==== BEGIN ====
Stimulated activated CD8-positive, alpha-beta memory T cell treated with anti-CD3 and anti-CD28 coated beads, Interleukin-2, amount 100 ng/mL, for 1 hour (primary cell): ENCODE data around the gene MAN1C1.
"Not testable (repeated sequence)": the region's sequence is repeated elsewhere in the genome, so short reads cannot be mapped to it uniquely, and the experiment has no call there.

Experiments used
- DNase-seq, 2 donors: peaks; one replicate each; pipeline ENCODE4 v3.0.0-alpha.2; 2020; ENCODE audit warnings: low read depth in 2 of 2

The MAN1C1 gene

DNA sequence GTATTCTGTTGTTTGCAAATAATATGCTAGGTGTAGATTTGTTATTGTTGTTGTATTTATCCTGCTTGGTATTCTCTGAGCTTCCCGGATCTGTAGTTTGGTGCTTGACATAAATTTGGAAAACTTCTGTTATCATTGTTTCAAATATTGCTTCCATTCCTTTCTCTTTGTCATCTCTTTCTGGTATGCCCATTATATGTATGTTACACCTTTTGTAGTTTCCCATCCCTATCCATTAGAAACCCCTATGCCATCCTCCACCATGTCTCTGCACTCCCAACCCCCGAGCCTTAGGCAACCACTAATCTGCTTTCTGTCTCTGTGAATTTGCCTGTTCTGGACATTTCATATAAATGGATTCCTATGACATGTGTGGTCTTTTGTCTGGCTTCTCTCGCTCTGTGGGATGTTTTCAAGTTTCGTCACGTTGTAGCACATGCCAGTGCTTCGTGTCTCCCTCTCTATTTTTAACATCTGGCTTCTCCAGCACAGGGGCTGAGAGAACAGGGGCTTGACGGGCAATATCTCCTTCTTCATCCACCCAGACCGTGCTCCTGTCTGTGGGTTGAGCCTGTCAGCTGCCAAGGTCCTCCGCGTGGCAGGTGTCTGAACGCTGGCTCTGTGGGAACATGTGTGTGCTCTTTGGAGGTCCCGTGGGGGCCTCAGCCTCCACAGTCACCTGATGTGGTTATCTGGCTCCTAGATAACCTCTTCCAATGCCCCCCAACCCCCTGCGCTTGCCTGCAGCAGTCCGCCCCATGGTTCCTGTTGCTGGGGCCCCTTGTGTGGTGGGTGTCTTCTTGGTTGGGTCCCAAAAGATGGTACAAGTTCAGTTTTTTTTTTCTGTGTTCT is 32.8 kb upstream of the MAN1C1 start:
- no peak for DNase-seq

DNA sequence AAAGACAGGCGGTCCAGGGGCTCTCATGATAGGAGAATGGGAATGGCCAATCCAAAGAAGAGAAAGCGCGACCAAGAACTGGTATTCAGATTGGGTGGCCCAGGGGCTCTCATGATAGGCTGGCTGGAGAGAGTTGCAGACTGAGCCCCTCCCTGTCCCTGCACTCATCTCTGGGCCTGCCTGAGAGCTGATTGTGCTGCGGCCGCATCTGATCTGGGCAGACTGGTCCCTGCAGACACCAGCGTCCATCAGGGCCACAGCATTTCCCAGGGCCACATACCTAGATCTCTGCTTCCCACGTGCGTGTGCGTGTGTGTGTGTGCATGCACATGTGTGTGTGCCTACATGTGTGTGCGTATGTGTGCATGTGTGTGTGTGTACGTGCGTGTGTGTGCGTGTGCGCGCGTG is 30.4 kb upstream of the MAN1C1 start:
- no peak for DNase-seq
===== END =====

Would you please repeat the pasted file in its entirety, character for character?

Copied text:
Stimulated activated CD8-positive, alpha-beta memory T cell treated with anti-CD3 and anti-CD28 coated beads, Interleukin-2, amount 100 ng/mL, for 1 hour (primary cell): ENCODE data around the gene MAN1C1.
"Not testable (repeated sequence)": the region's sequence is repeated elsewhere in the genome, so short reads cannot be mapped to it uniquely, and the experiment has no call there.

Experiments used
- DNase-seq, 2 donors: peaks; one replicate each; pipeline ENCODE4 v3.0.0-alpha.2; 2020; ENCODE audit warnings: low read depth in 2 of 2

The MAN1C1 gene

DNA sequence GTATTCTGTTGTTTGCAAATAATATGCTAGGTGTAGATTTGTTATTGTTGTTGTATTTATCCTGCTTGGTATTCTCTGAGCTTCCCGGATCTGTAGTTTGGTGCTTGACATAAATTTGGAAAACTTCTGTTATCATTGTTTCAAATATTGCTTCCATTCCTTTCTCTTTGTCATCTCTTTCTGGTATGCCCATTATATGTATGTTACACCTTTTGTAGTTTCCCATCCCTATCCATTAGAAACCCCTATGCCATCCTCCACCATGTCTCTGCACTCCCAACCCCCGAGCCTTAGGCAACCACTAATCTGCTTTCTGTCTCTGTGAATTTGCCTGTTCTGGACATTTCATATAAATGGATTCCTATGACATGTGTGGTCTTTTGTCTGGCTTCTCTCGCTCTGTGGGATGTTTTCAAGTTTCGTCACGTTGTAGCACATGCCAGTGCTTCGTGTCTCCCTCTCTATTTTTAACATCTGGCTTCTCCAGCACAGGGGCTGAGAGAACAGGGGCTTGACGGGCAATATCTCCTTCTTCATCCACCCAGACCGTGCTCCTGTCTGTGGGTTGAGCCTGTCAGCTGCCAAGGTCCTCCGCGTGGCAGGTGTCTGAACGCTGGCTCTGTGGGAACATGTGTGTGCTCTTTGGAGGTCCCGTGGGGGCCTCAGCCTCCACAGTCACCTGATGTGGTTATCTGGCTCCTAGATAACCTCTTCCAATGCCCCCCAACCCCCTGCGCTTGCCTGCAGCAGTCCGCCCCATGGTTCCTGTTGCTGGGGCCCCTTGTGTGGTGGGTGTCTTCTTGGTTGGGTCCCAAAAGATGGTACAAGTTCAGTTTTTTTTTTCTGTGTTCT is 32.8 kb upstream of the MAN1C1 start:
- no peak for DNase-seq

DNA sequence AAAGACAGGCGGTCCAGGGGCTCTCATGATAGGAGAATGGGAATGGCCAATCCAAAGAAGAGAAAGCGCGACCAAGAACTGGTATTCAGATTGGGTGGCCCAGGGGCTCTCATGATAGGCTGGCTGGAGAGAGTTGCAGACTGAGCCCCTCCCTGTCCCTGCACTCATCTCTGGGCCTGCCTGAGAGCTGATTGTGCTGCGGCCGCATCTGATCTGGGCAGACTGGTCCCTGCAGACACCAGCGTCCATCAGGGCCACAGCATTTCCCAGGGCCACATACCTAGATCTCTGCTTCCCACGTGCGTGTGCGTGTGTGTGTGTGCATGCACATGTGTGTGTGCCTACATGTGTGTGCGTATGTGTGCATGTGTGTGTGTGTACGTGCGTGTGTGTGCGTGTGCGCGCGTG is 30.4 kb upstream of the MAN1C1 start:
- no peak for DNase-seq